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Contrary To What The White House Says, Dodd-Frank Is Hurting Community Banks

Contrary To What The White House Says, Dodd-Frank Is Hurting Community Banks

The dog days of summer are upon us. Here in Central Florida we are at the point where the dog gives me that “You are a special kind of stupid aren’t you?” look when I try to interest her is a midday walk and the late afternoon weather is not so much rain as a mini apocalypse. Up north the hedgies, bankers and brokers have all taken off for the Hamptons or the mountains to escape the joy that is Manhattan is August. Best of all, In D.C. Congress is out of session and therefor incapable of doing anything stupid until they return in early September.

Not to say that keep the government from doing stupid things. The White House Council of Economic advisors released a report that concluded that “Community banks have recovered strongly from the financial crisis and have remained healthy in recent years as Dodd-Frank financial reforms have been implemented.” 

I found the report fascinating, as every banker I have talked to has told me that Dodd-Frank is an issue and it has raised their costs. Some deal with it better than others, but it’s an expense for all of them. The study by the White House egg heads says Dodd-Frank is not a problem while those running the businesses say it is. I am going to favor the feet on the ground over the eggheads on this one.

The American Bankers Association President Rob Nichols was quick to issue a statement. He said “There is a serious disconnect between this report and the daily reality for America's hometown banks and the communities they serve. The 1,708 community banks that have disappeared since July 2010 would be best equipped to speak on this topic — except they can't. The more than 24,000 pages of proposed and final rules bely the idea that Dodd-Frank had no impact," he said, adding that “The rules intended for the largest banks are now considered ‘best practices’ for all banks, compounding the misery for smaller banks. Arbitrary size thresholds are stopping community banks from growing because of the added regulation, thus limiting the services they could provide.”

Republicans on the House Financial Services Committee went one step further and released remarks form actual bankers who have to deal with the costs and time suck of Dodd-Frank. The bankers were in direct opposition to the White house report. Dale Wilson the CEO of First State Bank of San Diego said “Managing this tsunami of regulation is a significant challenge for a bank of any size, but for a small bank with only 17 employees, it is overwhelming."

Today, it is not unusual to hear bankers—from strong, healthy banks—say they are ready to sell to larger banks because the regulatory burden has become too much to manage. Since the passage of Dodd-Frank, there are 80 fewer Texas banks. These banks did not fail. Texas has one of the healthiest economies in the country. These were community bankers, and I have talked to many of them personally that could not maintain profitability in an environment where the regulatory compliance costs are increasing between 50 and 200 percent.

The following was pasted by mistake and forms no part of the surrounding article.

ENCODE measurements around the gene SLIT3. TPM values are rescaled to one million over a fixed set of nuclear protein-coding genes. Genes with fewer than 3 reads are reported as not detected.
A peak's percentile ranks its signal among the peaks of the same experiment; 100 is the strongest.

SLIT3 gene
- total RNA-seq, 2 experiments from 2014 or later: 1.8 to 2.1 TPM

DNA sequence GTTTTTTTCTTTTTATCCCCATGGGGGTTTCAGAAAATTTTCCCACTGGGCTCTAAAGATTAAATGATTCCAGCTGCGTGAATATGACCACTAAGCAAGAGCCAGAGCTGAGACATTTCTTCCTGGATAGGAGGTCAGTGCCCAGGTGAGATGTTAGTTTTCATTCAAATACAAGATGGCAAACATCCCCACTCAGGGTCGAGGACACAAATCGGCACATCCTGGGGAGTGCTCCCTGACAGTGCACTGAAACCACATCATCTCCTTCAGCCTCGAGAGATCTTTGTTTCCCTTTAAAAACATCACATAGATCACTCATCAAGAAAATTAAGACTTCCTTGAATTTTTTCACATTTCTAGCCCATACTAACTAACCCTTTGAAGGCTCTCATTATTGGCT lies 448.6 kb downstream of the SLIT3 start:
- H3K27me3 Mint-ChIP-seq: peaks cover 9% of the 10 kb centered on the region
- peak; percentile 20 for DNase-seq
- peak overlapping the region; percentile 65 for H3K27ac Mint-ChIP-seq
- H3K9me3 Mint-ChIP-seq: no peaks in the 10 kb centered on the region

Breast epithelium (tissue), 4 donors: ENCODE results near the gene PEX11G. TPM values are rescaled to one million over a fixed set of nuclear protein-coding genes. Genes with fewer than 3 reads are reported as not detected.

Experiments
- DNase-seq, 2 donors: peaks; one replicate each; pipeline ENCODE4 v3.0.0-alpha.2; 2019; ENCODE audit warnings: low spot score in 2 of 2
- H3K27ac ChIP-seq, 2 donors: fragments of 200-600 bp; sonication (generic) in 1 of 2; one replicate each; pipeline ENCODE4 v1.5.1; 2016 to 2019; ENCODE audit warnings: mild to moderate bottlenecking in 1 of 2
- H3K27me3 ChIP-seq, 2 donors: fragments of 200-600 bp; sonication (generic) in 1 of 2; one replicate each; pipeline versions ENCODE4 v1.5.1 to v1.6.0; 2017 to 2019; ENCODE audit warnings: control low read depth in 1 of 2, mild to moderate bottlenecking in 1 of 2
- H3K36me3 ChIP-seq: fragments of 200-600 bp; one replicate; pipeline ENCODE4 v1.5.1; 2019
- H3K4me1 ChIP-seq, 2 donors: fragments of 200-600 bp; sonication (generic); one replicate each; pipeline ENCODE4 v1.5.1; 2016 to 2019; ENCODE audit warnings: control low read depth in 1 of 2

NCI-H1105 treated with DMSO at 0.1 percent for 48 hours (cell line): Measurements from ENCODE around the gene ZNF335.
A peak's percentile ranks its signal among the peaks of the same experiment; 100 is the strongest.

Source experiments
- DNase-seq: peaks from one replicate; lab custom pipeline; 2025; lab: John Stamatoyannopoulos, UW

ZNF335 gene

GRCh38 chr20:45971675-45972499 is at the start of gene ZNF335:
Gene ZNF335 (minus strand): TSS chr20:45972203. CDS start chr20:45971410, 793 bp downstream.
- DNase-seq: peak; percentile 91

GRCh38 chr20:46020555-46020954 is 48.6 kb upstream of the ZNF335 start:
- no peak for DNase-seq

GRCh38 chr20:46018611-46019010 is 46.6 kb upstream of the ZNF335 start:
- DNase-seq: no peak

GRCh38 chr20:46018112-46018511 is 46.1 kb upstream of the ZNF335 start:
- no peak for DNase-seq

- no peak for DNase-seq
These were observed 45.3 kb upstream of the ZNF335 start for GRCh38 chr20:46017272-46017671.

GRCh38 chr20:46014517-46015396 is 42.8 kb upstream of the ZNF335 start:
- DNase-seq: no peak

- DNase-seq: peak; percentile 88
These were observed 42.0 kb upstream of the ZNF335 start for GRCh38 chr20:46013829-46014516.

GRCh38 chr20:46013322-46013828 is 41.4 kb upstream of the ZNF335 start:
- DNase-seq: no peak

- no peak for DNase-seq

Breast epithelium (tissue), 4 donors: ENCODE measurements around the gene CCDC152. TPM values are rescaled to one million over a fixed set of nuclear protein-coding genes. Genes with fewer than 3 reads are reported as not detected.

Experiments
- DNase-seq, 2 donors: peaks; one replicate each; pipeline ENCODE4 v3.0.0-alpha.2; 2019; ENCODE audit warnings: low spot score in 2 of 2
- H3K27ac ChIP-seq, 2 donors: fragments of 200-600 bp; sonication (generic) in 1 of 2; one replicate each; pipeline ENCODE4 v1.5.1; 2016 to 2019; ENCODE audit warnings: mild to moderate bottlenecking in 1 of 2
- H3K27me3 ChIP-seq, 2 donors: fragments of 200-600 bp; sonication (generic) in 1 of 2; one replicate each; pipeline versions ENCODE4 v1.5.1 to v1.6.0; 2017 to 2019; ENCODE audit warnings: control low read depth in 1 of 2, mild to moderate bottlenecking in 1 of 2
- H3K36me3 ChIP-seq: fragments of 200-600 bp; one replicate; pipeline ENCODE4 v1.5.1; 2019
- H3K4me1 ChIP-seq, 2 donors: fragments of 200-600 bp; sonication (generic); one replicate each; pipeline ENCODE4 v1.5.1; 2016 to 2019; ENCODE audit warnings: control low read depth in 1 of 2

David Williams, Chairman and CEO of Centennial Bank put it this way: “In recent years, Centennial Bank has experienced a sharply increasing regulatory burden. The nature of our business has changed from lending and investing in our communities to compliance with ever-changing rules and guidance. In the past 10 years our compliance costs have grown from approximately five percent of overhead to 15 to 20 percent today. I believe this increase in regulatory burden has contributed significantly to the decrease of 1,342 community banks in the U.S. since 2010.”

Bill Isaac is a former FDIC Chairman and current Chairman of Fifth Third Bank was pretty emphatic in his remarks. He said “The bigger banks can absorb it, the smaller banks can’t. I would not be surprised to see half of the community banks in this country go out of business if we don’t give some relief from Dodd-Frank for them. I think that Dodd-Frank is a terrible piece of financial legislation. It didn’t address any of the causes of the crisis that we just went through. It won’t prevent the next crisis. It heaped volumes and volumes of regulations. It’s hurting the people who need the money the most. It’s hurting small business. I think it is impeding economic growth.”

It is clear that the current administration has no intention of rolling back Dodd-Frank. A Clinton Administration is unlikely to take up the case either. Should Trump win he may take it up but he won’t be able to pass anything through a hostile Congress. The continuing and growing costs of compliance is going to reinforce and accelerate the consolidation trend in community banks across the country.

When it comes to buying community bank stocks at bargain prices its best to follow the advice of George Gershwin.

Tim Melvin is the author of Banking on Profit, a website dedicated to finding value in community bank stocks. To learn how you can profit from M&A in the bank sector, and get access to Tim's industry newsletters and trading ideas, sign up here. For 50% off use the coupon code 50OffBoP. 

Photo credit: NNECAPA Photo Library

Posted in: M&A News General


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